For “Green Hills and Clear Waters,” China Must Address Transport Emissions

To improve China’s air quality and decrease emissions, policy should turn toward transportation. Photo by Marianna/Flickr

China has made significant achievements in environmental development, especially in controlling and preventing air pollution, over the past five years. As Premier Li Keqiang said in the Government Work Report he delivered to the ongoing first session of the 13th National People’s Congress on March 5, the emission of major air pollutants was continuously reduced and smoggy days in major cities were halved from 2013 to 2017. The improved air quality can be attributed to the five-sphere integrated plan.

And now that the Ministry of Ecological Environment is to be established, by incorporating the Ministry of Environmental Protection and some functions and duties of several ministries and commissions, the environment and ecology will be better protected.

Thanks to President Xi Jinping’s remark that “green hills and clear waters are golden and silver mountains,” emission control and environmental protection have been prioritized in the work agendas of the central government down up to those of city governments.

Stricter environmental inspections, led by the central government, and the strengthened enforcement of environmental laws and standards have made government officials, industries and the people more aware of their environmental protection responsibilities and duties.

The authorities also have taken a holistic package of measures to control emissions from different sources. Coal burning, industrial production and vehicle emissions have been identified as the three major sources of air pollution, especially in urban areas. In response, the measures taken to optimize the primary energy structure have reduced coal consumption by 8.1 percent and increased clean energy consumption by 6.3 percent.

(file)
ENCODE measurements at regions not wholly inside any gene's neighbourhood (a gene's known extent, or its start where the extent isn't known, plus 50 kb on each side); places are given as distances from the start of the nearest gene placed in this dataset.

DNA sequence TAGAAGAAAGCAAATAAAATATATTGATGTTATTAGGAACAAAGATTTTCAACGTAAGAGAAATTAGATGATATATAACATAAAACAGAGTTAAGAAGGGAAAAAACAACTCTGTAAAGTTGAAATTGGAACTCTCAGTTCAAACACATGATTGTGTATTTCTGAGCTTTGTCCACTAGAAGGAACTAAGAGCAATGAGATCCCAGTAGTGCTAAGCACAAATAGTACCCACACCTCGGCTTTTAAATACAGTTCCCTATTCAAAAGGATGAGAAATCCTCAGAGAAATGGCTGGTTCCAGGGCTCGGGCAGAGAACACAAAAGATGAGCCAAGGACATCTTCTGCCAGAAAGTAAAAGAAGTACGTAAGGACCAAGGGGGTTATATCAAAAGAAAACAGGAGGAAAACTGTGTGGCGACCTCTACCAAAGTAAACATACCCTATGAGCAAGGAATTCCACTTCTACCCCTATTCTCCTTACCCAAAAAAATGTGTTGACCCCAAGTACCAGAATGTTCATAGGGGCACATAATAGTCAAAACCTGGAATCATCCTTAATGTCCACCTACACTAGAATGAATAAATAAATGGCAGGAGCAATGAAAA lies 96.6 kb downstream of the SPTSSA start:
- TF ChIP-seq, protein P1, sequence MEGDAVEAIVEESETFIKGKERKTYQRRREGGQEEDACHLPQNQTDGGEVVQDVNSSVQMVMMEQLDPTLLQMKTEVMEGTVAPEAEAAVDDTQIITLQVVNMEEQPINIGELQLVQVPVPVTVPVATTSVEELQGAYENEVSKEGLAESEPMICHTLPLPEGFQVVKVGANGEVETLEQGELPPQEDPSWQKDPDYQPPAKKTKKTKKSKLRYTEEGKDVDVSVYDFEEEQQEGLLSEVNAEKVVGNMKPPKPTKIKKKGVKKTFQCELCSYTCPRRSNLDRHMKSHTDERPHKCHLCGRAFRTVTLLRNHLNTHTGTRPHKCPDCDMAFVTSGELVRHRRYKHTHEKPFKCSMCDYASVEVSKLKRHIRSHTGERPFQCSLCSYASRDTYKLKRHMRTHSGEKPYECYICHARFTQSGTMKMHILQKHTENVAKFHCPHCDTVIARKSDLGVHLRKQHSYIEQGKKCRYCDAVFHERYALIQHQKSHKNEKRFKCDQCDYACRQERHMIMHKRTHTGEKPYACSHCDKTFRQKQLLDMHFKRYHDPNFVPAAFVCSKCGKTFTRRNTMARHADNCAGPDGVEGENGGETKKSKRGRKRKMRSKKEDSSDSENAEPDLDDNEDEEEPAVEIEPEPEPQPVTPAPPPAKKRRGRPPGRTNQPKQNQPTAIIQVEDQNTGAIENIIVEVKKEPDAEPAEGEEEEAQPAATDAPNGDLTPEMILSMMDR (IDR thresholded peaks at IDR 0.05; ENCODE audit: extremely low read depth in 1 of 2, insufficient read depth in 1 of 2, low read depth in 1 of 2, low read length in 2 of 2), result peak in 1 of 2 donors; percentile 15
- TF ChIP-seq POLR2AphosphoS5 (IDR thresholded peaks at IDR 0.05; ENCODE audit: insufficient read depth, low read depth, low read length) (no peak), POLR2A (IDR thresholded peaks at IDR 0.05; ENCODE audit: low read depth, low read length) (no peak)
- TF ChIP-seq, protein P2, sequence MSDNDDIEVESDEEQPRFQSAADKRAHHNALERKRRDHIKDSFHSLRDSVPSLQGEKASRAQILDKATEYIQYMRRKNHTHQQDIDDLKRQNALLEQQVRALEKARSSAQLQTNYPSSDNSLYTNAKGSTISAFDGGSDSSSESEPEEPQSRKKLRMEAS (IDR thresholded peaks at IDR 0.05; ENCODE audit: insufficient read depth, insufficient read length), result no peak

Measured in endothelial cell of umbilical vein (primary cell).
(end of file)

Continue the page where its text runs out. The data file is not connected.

Additionally, energy saving and emission programs in key industries have retrofitted 71 percent of the coal-fired power plants to be ultra-low emission units, and stricter vehicle emission standards have led to the scrapping of more than 20 million highly polluting vehicles. Many other measures aimed at optimizing the structures of energy, industry and transportation, closure of highly polluting units, and promotion of electric vehicles have also helped reduce and prevent air pollution.

Moreover, China’s road map for transitioning from coal to clean energy to reduce both air pollution and greenhouse gas emissions has been serving as a strong driving force to realize the commitments to the Paris Climate Agreement of 2015.

But, despite China making a lot of achievements in the fight against air pollution, its air quality is far from reaching the World Health Organization’s standard for a healthy life. At the 19th National Congress of the Communist Party of China, General Secretary Xi Jinping said the efforts to control and prevent air pollution should be intensified so that China can win the “battle to protect blue sky” in the long run. In this context, the changes in the energy and industrial structures will help reduce carbon emissions from industry sources, although the emissions from the transportation sector will go up because of rapid urbanization and the increasing demand for travel.

So efforts being made to improve the air quality should continue, with the focus on reducing vehicle emissions. The next stage tailpipe exhaust control, as stated in the 13th Five-Year Plan (2016-20), should be concentrated on heavy-duty diesel vehicles which emit huge volumes of nitrogen oxides and particulate matters in the atmosphere. Data from the Ministry of Environmental Protection show that by the end of 2016, heavy-duty diesel vehicles accounted for 3.6 percent of the total vehicles in China, but they emitted 53.5 percent and 60.5 percent of the total nitrogen oxides and particulate matters in the atmosphere.

In China, freight movement greatly relies on heavy-duty diesel vehicles. So as part of the process to optimize the transportation structure, freight movement should be shifted from highways to railways, which will not only save transportation costs but also reduce vehicle emissions. And regional collaboration on coordinated control, by raising emission standards, setting up emission control zones and strengthening the enforcement of environmental laws and standards, will help reduce the emissions from the transportation sector.

Ying Wang is a Research Associate at WRI China.

This article was originally published on China Daily.

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